The Working Mom’s Tricks to Writing a Novel in Your Free (!) Time

By Alina Adams

Got kids? Got a job? Got a life? Also got a burning need to write a novel? Yeah. Me, too.

Got a problem? Yeah. Me, too.

In the two years prior to the birth of my oldest child, I’d published three romance novels, dozens of magazine articles, and a non-fiction book on figure skating, while working a full-time job. In the four years since the birth of my oldest child, I’ve published one romance novel, one non-fiction book on figure skater Sarah Hughes, and one mystery novel . . . although it’s certainly no mystery why my output has dropped so precipitously.

It took a lot of trial and error (and crying over spilled breast-milk on a computer keyboard) before I even began to figure out how to balance the mothering with the mystery, the toddler with the typing, and the wailing with the writing.

However, four years later, I can honestly say that I’ve managed to work out a few “Working Mom Tricks For Writing a Novel in Your Free (!) Time,” which I am eager to share with those interested in forgoing trivial matters like eating, sleeping, and the facade of sanity, all in order to indulge that elusive muse and squeeze a satisfying writing side-dish on to an already overflowing platter.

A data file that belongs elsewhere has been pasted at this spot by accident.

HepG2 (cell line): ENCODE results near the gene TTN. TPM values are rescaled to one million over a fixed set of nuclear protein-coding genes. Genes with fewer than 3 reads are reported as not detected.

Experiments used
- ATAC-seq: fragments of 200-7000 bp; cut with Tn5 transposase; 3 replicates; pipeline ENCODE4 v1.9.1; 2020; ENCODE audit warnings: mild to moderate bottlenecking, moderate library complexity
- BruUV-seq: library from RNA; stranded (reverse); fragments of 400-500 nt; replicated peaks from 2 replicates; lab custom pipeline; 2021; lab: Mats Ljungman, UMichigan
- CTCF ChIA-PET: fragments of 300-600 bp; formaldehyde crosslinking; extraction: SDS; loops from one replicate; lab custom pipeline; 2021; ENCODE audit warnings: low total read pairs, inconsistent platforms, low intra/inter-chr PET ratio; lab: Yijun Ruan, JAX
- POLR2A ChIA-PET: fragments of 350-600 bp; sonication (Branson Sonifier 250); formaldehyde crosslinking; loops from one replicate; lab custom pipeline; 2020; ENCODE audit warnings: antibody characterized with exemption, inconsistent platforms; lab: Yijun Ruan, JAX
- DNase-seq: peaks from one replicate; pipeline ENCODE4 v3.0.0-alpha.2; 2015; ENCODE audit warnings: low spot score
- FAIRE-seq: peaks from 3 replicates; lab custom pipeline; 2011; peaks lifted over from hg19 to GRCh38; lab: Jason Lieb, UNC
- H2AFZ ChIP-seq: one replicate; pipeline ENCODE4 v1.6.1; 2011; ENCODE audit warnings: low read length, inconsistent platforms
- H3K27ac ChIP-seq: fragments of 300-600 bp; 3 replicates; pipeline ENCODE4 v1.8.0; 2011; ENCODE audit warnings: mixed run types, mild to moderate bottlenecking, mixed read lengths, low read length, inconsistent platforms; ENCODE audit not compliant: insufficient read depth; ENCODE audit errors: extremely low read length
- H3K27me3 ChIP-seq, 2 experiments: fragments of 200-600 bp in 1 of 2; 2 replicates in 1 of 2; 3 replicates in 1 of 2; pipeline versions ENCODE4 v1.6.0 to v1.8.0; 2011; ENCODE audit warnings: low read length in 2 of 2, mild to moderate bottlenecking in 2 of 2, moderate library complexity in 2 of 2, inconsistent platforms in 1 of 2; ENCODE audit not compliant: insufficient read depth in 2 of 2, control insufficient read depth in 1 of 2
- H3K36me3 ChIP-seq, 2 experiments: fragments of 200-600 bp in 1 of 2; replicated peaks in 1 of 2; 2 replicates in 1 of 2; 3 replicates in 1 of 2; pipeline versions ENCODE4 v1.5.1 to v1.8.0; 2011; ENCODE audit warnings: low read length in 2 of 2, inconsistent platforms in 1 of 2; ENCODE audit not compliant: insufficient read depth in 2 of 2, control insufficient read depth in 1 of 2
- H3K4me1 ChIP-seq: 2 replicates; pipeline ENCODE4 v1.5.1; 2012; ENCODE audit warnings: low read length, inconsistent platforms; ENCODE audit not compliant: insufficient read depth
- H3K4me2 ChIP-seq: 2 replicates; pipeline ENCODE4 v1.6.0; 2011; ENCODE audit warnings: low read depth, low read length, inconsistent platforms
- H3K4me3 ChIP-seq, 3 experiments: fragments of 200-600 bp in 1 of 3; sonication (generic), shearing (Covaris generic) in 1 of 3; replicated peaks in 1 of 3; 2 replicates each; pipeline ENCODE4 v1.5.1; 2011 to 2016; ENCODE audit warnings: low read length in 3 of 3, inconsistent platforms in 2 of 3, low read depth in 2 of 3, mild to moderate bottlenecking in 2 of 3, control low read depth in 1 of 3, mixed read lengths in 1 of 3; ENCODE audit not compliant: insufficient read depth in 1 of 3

Trick #1: Think First. In Stanley Kubrick’s film “The Shining,” aspiring writer Jack Nicholson goes ballistic when wife Shelley Duval interrupts him with the excuse, “I didn’t hear you typing, so I thought you weren’t working.”

“Just because you don’t hear me typing,” Jack roars back, “Doesn’t mean I’m not working.” (And then he goes on a killing spree. Just ignore that part.)

The homicidal lunatic has a point.

“Writing” is the act of actually sitting at a keyboard and tapping keys to produce words that might one day form sentences and then actual, coherent thoughts. “Writing” is an act that can and often is interrupted by someone wanting to sit on your lap and visit, “Noggin.com, please!” (one would hope that’s your child and not your boss), as well as by someone asking you to watch his phone while he pops out to lunch with his latest girlfriend (one would hope that’s a co-worker and not your husband).